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How to Set Up Meta Pixel with Google Tag Manager

Last Modified on April 10, 2024

Part of running ad campaigns is measuring the performance of your ads and using that data to optimize your campaigns.

So, if you’re running Meta ad campaigns to acquire traffic and hope to convert them into customers, you need to learn how to set up Meta Pixel on your site.

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Meta Pixel is a code snippet that you can add to your website to measure the performance of your ads and gather data about the actions users from Meta ads take on your site.

As with other analytical tools, you can install them directly on the website or use some tag management solution like Google Tag Manager (GTM).

If you use GTM to manage your tags (recommended), then this post will be of interest to you. We will cover the following topics:

Let’s get started.

Why Install Meta Pixel

The primary reason to install Meta Pixel is to measure the performance of your marketing campaigns and optimization. Still, knowing what specific benefits it can bring can be helpful.

  • Remarketing and Relevance – With data from your Pixel, you can retarget the visitors who view a specific page or take certain actions like adding to a cart, making purchases, etc., making your campaigns more relevant.
  • Drive more Conversions – You can set up automatic bidding for your campaigns to reach people more likely to convert or take actions that matter to you.
  • Learnings – Measuring the performance of ads also means you have a lot of information from which you can learn and optimize your campaigns and do things like split testing.
  • Split Testing – Once you know what actions users are taking, it’s simpler to run split testing for your ads and see which leads to more conversions.

Now that we understand how beneficial Meta Pixel can be, let’s see where the pixel code comes from.

Getting Meta Pixel Code

You can get pixel code from your Facebook account by following these steps:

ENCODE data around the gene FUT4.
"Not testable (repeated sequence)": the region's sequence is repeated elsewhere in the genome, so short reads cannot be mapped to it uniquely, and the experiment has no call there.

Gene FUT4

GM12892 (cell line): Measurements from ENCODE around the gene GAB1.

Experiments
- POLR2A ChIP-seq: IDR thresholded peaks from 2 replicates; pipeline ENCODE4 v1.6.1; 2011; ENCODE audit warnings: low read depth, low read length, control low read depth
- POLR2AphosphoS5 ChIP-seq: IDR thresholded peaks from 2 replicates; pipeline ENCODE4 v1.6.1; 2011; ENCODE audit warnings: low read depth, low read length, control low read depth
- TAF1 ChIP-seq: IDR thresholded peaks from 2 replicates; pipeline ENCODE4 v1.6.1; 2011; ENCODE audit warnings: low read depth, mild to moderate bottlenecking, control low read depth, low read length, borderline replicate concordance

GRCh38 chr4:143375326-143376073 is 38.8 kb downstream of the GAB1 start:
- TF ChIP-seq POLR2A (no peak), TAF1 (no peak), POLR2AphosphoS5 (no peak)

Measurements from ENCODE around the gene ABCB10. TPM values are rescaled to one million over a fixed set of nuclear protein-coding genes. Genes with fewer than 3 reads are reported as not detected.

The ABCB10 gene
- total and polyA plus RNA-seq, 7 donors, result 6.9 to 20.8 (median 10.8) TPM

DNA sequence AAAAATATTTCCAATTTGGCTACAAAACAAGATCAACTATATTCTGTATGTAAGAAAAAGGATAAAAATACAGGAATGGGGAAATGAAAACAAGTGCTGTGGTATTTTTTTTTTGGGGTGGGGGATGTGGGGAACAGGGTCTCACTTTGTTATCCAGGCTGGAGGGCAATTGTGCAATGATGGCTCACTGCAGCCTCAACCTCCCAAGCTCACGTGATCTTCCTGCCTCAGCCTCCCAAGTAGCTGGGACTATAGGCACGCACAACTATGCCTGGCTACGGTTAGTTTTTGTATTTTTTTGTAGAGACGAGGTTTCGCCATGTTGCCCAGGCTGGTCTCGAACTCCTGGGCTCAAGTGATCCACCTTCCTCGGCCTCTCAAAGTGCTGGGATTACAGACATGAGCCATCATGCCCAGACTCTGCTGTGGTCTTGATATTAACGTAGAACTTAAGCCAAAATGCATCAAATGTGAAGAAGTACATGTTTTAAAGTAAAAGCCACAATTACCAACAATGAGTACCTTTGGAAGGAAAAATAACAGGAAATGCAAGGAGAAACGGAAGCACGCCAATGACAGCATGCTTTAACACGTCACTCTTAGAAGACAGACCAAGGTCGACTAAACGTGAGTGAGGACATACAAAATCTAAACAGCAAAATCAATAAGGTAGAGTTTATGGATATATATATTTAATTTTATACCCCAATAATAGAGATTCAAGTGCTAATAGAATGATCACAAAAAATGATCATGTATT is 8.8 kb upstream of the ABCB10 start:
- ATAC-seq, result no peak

1. Go to Meta Events Manager.
  2. If you haven’t created any Pixel code before, then you click on the green Connect Data Sources button.
Connect data sources in Meta Events Manager
  1. Next, select Web from the data source. You do need a business manager account to do that.
Data sources to choose from in Meta Events Manager
  1. Now, you can name your Pixel. Click on Create Pixel, and it will create a new ID that you can see in your Events Manager.

You will see an option to install code manually or through a partner integration.

Pixel installing options in the events manager

If you click on the Check for Partner button, you will see a screen with multiple options on how you can install Pixel code, including Google Tag Manager.

Meta partner integrations to install the Pixel

We don’t recommend this method because it grants Meta access to your container to edit, add, and remove tags. It also publishes the container without warning, which can be a nuisance if you’re still working on any tags.

So, if you close this prompt, you can see your Pixel ID in the Events Manager which we are going to use in GTM in the next section.

Pixel created in Meta

How to Set Up Meta Pixel with GTM

Now that we have what we need, we can log into our GTM account (assuming you already have one) and install the Meta Pixel code aka the base code. We are going to use Measure School’s Demo Shop to show how the installation works.

There are two methods to install Meta Pixel with Google Tag Manager:

  1. Install with a community tag template
  2. Install with a custom HTML tag

Install with a Community Tag Template

  1. We can start by creating a simple page view tag. Click on the Tags in the left pane, then click the New button on the right.
Creating a new tag in GTM
  1. In the Tag configuration interface, we will search for Facebook (yes, it’s still referred to as Facebook in some places) in the GTM tag template gallery and select the Facebook Pixel template by facebookpixelarchive.
Facebook pixel template in GTM template gallery
  1. Click on the Add to Workspace button and then again on the Add button.
Add Facebook pixel tag to GTM workspace
  1. In the Tag Configuration interface, we can now enter the Meta Pixel ID we saw in the Events Manager.
Adding Meta Pixel ID to Google Tag Manager in tag configuration
  1. Since we want the base pixel code to launch on all the pages, we will choose the All Pages Page View trigger and Save the tag.
Trigger for Meta pixel tag
  1. The last step is to ensure the pixel code is loading on our demo site using GTM’s preview mode and tag assistant.
Tag Manager preview mode
  1. If the tag is firing correctly, the setup in GTM is working fine.